Granada is one of my favourite Andalucian cities. I can happily while away days wandering through the labyrinthine streets of its Albayzín. It is of course also home to the magnificent Alhambra – which rises up on the opposite side of the Darro Valley – as well as countless Teterías (tea shops) and tapas bars. Granada is one of the few places that still serves tapas as it was originally served – free of charge, one for each drink you buy.
But, having got our fix of sunshine and snow (Granada is surrounded by the snow-capped peaks of the Sierra Nevada mountain range) and comforting familiarity, it was time to head somewhere new. I’d combined previous trips to Granada with visits to both Seville and Córdoba, but I’d never made it down to Ronda.
Ronda is supposedly one of Spain’s oldest settlements, situated 180 kilometres southwest of Granada, on the edge of the Sierra de Grazalema National Park. Ordinarily this would be an easy 3-hour run by road, along the A-92 (we’d chosen to hire a car so that we could continue our tour of Andalucia’s pueblos blancos (white towns) after leaving Ronda), however Stu decided that we were going to take the (not so) scenic route along the coast.
He’s a little bit obsessed with the ocean and seems to only be truly happy when he can see the sea, hear the waves and taste the salt in the air. So, instead of heading west out of Granada, we drove directly south towards Motril, in order to pick up the coast road. The coast road was painfully slow, and – with the exception of Nerja – lined with gaudy beach resorts overrun with British holidaymakers.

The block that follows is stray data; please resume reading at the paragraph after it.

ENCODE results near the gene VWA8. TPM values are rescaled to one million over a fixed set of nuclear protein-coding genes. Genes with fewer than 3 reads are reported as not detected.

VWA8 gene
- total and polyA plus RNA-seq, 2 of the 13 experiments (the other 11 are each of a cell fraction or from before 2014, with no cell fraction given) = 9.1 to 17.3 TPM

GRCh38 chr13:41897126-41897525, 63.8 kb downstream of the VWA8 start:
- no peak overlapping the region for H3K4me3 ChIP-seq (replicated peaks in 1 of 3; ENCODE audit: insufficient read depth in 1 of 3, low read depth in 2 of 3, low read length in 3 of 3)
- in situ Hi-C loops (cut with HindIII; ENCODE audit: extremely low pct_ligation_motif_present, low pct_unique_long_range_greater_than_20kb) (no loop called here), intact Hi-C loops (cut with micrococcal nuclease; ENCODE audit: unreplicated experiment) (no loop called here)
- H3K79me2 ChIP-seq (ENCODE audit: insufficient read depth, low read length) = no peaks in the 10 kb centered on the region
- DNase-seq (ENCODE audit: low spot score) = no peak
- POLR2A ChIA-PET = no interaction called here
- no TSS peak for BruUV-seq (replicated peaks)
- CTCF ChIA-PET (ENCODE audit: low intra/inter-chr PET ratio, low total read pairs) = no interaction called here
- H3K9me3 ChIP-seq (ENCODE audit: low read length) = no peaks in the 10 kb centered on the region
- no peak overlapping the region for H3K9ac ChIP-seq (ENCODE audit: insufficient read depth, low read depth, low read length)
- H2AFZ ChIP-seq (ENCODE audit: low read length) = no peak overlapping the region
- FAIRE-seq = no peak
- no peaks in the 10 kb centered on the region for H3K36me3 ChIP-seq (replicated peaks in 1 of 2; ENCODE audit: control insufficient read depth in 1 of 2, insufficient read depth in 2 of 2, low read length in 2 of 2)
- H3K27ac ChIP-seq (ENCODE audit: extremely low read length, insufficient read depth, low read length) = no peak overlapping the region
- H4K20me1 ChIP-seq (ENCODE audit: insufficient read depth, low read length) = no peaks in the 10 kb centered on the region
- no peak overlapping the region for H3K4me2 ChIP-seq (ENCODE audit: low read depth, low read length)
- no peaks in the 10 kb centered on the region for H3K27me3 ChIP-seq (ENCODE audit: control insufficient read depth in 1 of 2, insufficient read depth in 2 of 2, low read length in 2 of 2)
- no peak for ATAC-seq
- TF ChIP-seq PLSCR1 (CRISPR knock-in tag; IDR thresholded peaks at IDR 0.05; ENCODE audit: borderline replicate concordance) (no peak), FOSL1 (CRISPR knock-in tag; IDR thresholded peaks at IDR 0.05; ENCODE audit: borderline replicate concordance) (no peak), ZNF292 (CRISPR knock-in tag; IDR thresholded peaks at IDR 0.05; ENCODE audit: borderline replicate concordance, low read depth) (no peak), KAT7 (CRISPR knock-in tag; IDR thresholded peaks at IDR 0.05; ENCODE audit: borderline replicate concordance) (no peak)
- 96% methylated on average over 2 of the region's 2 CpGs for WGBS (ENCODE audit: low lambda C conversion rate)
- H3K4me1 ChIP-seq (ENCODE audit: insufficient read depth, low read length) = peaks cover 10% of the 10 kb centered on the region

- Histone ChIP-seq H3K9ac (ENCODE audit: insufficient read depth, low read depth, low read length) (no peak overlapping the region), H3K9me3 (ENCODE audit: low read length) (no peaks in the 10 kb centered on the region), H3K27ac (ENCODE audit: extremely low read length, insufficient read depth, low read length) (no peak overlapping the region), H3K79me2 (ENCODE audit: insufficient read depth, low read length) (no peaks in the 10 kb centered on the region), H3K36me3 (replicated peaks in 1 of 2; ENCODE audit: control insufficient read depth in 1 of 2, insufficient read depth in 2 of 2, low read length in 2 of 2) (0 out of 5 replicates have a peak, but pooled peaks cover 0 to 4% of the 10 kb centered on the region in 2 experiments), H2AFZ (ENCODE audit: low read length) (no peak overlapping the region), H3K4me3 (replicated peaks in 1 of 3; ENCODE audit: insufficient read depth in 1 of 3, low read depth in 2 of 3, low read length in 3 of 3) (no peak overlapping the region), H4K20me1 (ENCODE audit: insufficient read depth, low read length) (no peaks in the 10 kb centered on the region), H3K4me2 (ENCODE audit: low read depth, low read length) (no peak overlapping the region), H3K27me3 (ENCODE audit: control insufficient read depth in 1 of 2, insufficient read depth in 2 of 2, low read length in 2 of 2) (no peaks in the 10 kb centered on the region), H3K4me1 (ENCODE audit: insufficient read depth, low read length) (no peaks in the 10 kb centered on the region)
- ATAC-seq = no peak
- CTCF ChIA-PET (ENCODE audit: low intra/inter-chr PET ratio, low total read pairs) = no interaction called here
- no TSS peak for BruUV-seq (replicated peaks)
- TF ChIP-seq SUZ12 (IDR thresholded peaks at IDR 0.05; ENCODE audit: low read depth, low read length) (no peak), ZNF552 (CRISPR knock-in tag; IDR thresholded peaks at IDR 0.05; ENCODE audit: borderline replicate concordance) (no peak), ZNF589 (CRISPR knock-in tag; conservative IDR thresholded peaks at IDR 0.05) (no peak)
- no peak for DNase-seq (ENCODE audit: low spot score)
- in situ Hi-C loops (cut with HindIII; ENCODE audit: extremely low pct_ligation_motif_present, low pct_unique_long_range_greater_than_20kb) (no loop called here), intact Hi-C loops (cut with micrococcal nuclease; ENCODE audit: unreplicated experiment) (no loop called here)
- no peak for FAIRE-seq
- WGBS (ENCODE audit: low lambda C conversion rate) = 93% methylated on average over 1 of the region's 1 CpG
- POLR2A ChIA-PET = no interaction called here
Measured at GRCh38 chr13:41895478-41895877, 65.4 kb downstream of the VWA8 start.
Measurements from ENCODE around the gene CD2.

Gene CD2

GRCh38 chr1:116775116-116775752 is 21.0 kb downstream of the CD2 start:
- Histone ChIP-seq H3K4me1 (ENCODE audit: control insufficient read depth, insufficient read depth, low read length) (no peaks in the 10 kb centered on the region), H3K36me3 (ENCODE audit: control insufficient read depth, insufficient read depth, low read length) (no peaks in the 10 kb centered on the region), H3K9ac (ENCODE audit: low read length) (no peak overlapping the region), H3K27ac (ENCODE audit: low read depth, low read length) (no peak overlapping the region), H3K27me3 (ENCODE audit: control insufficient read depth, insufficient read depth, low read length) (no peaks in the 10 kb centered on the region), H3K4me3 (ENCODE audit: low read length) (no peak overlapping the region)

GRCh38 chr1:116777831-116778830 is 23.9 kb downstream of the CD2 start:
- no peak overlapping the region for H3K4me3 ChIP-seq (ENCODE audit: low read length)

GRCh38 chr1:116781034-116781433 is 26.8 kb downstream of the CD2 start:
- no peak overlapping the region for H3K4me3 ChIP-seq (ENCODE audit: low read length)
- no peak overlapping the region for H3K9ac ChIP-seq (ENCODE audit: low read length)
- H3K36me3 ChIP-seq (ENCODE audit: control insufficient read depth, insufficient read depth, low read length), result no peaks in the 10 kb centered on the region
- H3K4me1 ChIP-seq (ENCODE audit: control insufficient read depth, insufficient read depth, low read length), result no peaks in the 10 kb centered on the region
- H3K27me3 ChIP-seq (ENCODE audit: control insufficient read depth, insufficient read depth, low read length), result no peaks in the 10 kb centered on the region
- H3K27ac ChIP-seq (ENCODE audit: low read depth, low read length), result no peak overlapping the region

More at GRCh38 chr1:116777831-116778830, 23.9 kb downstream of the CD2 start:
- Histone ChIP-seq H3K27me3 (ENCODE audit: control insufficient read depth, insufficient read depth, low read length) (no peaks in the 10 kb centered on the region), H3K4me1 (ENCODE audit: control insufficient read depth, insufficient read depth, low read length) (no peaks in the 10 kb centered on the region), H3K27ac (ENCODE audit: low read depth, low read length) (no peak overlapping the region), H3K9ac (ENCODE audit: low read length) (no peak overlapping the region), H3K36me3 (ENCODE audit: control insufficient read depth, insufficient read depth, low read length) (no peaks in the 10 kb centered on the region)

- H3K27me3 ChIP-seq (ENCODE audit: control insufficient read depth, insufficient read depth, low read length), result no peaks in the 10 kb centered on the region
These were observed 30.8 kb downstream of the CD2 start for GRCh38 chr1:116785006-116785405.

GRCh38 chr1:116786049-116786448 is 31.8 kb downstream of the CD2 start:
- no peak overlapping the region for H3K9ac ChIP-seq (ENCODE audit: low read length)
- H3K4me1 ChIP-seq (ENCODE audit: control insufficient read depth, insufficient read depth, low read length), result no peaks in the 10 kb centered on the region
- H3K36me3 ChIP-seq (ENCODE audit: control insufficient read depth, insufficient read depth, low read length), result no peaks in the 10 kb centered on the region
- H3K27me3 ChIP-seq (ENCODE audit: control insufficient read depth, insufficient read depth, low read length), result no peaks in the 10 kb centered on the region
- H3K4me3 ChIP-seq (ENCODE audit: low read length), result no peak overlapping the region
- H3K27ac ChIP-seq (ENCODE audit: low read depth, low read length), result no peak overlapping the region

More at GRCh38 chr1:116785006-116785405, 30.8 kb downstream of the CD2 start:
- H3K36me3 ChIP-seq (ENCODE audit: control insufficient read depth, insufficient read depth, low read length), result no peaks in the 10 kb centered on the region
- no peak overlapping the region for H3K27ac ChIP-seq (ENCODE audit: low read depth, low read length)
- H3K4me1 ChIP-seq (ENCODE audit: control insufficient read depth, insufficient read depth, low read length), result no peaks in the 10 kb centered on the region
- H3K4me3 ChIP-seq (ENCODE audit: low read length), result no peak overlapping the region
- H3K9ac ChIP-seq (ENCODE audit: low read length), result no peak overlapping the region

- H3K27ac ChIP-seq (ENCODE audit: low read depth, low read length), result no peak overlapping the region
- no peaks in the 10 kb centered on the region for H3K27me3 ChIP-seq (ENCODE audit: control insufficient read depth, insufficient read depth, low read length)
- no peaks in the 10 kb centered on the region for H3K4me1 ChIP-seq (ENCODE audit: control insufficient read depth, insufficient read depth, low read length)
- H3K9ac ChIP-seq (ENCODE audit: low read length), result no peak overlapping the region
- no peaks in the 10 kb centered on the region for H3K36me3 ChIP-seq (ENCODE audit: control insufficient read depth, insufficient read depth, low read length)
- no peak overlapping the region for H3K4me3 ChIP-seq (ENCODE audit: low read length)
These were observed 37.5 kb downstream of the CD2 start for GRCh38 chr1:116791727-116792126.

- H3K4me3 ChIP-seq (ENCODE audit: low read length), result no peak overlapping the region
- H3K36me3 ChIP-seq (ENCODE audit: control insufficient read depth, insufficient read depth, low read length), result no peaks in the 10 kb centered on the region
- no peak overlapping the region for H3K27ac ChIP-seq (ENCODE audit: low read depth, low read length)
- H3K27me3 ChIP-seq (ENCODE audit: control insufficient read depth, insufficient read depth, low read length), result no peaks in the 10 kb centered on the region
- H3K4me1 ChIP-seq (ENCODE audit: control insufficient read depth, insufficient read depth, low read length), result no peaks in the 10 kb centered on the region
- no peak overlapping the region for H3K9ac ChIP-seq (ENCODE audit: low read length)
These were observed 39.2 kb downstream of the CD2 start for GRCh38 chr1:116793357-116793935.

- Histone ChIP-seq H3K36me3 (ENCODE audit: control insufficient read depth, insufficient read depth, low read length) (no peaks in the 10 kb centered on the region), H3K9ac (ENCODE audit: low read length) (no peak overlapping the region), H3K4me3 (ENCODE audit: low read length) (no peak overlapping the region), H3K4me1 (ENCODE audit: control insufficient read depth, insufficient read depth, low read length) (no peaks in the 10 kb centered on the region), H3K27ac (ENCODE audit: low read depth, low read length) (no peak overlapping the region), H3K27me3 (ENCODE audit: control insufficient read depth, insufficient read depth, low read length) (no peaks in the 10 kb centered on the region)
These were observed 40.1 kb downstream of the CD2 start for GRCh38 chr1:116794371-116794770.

We completed the final climb up to Ronda, along the steep and winding A-397, in the dark, having no point of reference with which to find our hotel, other than the name of the street upon which it was located. By some miracle we found ourselves driving past the end of the very road we needed to find.
Present-day Ronda comprises of its old Moorish town, La Ciudad, and the largely modern Mercadillo quarter – split in half by the gaping river gorge of El Tajo. Construction of the iconic Puente Nuevo (new bridge) – designed to link La Ciudad with Mercadillo – began in 1751, and was completed in 1793. It towers 120 metres above the canyon floor, and is Ronda’s primary tourist attraction.
We visited Ronda towards the end of March (low season) and, although the streets of its old Moorish town remained largely devoid of tourists, I could not say the same for other parts of town – specifically the areas close to Plaza de España and the Puente Nuevo. With Ronda’s proximity to the Costa del Sol, I guess this is to be expected (it’s an easy day-trip from Málaga), but I dread to think how much worse the influx of tourists would be in the height of summer. Ronda is definitely somewhere that’s best visited off-season!
We had just one full day in Ronda to hit up the main sights – not ideal but enough to provide us with a good introduction to the rugged mountain town that inspired authors such as Earnest Hemingway and Orson Wells.
Wandering the narrow streets of La Ciudad
A lot of people (especially those on day-trips from Málaga) don’t make it any further than the Puente Nuevo viewpoint (just off Plaza del Campillo), but they should. The best parts of Ronda in my opinion are the maze of streets branching out from Plaza Mondragon.